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How many friends do you have? Maybe you rely on Facebook to keep track of your friend count or Instagram to track your followers. Social media can keep us connected to hundreds or even thousands of people but, in reality, our capacity for close friendship is limited. It’s important to prioritize your friendships for emotional wellbeing. 

Each of us has a limited capacity for close friendships. We cannot invest equal time and energy with all of the people in our lives. Evolutionary psychologist Robin Dunbar suggests that the number of stable relationships people are cognitively able to maintain at once is 150. Even within this finite number, we naturally assign people a different level of intimacy. The circle of friendship represents how we invest in relationships.

Each layer is three times the size of the layer directly preceding it: 5; 15; 50; 150; 500; 1,500; 5,000. Dunbar explains:

“The innermost layer of 1.5 is [the most intimate]; clearly that has to do with your romantic relationships. The next layer of five is your shoulders-to-cry-on friendships. They are the ones who will drop everything to support us when our world falls apart. The 15 layer includes the previous five, and your core social partners. They are our main social companions, so they provide the context for having fun times. They also provide the main circle for exchange of child care. We trust them enough to leave our children with them. The next layer up, at 50, is your big-weekend-barbecue people. And the 150 layer is your weddings and funerals group who would come to your once-in-a-lifetime event.”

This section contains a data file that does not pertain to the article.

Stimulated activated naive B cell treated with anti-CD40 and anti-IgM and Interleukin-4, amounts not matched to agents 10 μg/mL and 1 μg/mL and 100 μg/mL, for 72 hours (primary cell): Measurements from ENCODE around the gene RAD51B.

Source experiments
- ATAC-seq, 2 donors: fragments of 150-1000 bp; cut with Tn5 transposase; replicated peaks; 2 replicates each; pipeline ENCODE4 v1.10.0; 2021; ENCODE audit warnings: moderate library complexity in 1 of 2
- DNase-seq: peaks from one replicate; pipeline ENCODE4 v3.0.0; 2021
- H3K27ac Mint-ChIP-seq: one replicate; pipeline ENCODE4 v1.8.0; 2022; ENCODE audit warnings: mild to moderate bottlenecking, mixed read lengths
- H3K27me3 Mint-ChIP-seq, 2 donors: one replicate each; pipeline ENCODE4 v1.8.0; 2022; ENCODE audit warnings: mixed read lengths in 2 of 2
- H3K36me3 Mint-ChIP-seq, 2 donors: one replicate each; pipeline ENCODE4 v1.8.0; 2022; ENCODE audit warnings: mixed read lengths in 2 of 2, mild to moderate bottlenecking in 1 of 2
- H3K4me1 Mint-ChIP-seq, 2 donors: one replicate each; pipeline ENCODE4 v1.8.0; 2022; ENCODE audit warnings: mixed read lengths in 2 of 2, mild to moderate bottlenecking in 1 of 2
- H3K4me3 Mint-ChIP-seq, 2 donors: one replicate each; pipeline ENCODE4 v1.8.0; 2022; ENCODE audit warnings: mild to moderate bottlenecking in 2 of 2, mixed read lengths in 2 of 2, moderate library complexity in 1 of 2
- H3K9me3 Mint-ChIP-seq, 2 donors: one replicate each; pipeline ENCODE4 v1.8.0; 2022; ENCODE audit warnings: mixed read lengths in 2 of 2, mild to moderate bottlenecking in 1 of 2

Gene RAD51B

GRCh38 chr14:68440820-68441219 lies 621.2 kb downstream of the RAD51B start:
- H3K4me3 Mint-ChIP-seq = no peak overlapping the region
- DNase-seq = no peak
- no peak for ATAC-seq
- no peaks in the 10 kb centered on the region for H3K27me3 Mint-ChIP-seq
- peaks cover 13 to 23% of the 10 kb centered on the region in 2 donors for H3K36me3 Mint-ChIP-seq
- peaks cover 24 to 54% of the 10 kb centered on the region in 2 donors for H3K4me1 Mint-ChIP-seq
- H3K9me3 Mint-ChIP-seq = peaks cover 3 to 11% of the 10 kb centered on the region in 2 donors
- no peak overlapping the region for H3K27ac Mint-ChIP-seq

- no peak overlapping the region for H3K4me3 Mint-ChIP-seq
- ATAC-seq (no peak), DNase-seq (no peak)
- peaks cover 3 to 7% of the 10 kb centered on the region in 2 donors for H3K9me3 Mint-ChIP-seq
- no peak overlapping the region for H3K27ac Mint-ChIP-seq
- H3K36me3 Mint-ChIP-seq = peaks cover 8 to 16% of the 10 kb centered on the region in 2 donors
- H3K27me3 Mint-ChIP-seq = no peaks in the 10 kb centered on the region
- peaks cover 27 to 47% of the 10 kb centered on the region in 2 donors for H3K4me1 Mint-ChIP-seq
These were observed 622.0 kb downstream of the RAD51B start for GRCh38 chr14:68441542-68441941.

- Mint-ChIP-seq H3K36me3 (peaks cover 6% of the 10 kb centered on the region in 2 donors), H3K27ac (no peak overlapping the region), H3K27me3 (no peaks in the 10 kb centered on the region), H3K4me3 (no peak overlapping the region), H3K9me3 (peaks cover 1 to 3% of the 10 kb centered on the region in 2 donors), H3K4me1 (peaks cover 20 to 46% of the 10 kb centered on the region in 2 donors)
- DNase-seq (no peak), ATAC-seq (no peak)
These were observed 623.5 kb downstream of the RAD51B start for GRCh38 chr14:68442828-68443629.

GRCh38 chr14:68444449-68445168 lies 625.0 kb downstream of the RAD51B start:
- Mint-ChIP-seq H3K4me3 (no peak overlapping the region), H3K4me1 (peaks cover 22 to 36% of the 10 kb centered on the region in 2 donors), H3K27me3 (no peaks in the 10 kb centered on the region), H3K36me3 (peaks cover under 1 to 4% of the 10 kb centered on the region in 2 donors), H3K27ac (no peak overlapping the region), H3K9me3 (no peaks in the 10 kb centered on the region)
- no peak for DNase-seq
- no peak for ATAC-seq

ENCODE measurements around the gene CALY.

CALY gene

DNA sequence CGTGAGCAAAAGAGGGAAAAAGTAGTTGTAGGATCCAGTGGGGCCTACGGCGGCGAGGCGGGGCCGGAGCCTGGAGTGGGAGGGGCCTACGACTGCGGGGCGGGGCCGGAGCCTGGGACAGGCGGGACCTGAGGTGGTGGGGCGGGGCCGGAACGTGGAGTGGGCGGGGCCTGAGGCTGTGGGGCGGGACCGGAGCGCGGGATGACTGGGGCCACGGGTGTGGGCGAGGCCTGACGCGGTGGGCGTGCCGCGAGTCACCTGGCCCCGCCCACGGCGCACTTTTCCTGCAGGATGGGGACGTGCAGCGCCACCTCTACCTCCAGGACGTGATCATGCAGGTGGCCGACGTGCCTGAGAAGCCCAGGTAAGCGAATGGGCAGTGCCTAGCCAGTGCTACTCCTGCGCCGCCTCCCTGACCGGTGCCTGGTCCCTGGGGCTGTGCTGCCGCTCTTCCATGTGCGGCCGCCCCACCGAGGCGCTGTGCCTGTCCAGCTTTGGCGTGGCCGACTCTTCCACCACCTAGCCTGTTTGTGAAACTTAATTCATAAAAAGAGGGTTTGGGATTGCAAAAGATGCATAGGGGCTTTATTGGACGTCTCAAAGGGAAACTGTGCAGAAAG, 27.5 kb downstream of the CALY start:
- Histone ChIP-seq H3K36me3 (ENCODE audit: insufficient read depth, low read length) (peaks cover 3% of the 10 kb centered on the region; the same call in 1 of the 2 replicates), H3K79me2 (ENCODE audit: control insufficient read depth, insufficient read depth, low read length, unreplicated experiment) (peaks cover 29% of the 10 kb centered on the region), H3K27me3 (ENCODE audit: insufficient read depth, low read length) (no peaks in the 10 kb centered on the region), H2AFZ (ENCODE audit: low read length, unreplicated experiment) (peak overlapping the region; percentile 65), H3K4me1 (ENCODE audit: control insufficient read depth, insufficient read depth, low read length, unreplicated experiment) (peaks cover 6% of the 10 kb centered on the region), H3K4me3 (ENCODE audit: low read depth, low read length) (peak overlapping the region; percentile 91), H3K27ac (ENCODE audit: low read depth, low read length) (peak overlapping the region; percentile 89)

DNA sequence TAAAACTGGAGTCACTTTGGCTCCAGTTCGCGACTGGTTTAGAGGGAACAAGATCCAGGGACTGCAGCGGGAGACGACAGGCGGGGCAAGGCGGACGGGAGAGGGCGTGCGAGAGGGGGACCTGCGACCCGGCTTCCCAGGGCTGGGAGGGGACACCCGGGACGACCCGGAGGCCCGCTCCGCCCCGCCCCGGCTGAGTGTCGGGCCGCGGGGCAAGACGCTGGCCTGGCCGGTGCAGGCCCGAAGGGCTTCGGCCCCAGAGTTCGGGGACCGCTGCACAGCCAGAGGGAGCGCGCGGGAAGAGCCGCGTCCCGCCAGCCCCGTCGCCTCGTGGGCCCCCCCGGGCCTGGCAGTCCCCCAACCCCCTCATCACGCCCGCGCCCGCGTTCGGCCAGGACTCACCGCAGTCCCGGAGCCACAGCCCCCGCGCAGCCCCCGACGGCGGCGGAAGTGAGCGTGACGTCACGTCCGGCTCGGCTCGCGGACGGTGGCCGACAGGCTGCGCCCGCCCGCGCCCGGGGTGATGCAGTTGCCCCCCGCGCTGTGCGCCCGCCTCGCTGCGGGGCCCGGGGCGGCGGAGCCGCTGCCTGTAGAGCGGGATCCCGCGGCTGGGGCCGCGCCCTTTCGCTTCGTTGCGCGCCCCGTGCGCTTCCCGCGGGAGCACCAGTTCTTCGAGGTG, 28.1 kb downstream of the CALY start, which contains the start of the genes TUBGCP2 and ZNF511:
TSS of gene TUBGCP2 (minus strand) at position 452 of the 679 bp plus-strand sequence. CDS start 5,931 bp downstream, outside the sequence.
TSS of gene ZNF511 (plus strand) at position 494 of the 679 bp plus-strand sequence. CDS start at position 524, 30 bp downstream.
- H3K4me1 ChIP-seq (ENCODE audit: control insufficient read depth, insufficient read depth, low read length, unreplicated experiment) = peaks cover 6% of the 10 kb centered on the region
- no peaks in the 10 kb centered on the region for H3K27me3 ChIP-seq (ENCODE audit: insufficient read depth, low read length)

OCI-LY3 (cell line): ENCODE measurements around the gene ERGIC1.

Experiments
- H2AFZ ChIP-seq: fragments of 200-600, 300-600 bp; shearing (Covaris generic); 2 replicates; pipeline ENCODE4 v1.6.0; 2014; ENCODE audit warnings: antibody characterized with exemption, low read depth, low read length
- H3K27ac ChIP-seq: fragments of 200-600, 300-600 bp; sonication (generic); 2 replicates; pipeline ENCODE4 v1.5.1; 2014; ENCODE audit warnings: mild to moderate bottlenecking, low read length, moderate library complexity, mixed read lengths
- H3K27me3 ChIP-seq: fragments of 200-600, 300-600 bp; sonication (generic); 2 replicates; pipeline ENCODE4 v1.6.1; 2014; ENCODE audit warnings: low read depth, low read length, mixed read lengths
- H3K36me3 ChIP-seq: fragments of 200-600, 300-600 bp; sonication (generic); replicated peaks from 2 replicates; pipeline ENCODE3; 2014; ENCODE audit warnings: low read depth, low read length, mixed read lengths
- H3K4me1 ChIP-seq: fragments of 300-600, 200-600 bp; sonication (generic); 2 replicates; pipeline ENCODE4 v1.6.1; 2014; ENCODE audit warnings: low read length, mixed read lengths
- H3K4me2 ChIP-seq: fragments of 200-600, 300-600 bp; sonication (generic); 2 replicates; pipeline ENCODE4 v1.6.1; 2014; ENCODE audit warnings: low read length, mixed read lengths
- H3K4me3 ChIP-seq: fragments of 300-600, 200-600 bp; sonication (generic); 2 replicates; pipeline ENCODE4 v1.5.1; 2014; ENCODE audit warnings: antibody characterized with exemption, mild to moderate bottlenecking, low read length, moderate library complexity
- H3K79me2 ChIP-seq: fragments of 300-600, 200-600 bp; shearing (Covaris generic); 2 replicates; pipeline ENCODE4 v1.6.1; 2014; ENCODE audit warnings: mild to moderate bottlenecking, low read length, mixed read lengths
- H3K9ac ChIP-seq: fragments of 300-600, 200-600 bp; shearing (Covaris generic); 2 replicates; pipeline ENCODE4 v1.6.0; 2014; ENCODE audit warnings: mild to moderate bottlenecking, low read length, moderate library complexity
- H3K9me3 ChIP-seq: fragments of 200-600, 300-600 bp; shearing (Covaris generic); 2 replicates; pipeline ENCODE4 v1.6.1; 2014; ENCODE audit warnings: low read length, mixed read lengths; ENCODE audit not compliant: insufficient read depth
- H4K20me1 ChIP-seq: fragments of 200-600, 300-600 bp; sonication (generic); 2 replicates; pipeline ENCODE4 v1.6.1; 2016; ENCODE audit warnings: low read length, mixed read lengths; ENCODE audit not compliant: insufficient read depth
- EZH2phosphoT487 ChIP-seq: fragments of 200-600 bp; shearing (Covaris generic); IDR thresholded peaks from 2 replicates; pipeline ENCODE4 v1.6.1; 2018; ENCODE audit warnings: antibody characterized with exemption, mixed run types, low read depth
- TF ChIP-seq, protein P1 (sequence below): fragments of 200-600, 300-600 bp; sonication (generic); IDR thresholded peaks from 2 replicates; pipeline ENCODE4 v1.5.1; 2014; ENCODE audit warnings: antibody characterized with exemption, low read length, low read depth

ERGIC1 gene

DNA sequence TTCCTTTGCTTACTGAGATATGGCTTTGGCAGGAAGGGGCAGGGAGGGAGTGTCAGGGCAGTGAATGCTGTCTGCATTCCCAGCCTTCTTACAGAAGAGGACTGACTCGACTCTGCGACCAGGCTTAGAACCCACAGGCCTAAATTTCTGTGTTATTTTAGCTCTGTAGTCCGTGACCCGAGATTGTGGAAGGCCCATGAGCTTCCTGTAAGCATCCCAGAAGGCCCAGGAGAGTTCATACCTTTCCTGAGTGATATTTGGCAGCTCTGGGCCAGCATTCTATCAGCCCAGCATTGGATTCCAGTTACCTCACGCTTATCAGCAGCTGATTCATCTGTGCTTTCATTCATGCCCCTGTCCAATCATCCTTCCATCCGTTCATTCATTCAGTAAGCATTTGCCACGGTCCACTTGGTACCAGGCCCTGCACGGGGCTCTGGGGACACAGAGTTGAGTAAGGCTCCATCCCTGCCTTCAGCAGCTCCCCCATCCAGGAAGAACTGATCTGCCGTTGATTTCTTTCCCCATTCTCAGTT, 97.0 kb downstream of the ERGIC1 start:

When you choose to invest in a new relationship, it takes time away from an existing relationship because you have limited capacity to give time and attention equally. To move a friend from a stranger to being a good friend takes about 200 hours of investment over a few months. Knowing this will help you prioritize your friendships for emotional wellbeing and better relational health with those who matter most.

Important take-aways

  1. Circles of friendship are fluid. The people in your life can move from one circle to the next depending on time and season. People will move to inner or outer rings based on the time and attention you are giving them. You choose where they land in your circle. 
  2. Circle size is influenced by personality. Introverts tend to have smaller circles while extroverts circles can be bigger. Introverts prefer to give their energy more intently to fewer people while extroverts are able to extend their energy more broadly.
  3. Circles of friendship are impacted by age. During the late teen years and into the 20’s, friendships come and go more quickly. Job transition, moves, and other changes during these years determines who you are connected to. Circles remain more constant during your 30’s and 40’s and the outer rings get smaller with age as acquaintances pass away.  

You are wired to prioritize your friendships for emotional wellbeing. Investing too much in too many will leave you frazzled and exhausted. Investing too little will lead to loneliness and isolation. So, before you send a friend request to that person you met in line at the grocery store or feel guilty for ignoring a connection request on LinkedIn, understand where they fit in your circle of friendship. Knowing how much time and energy you can give that new person and what kind of trade-off it might mean for a current relationship will lead to better relational decision-making.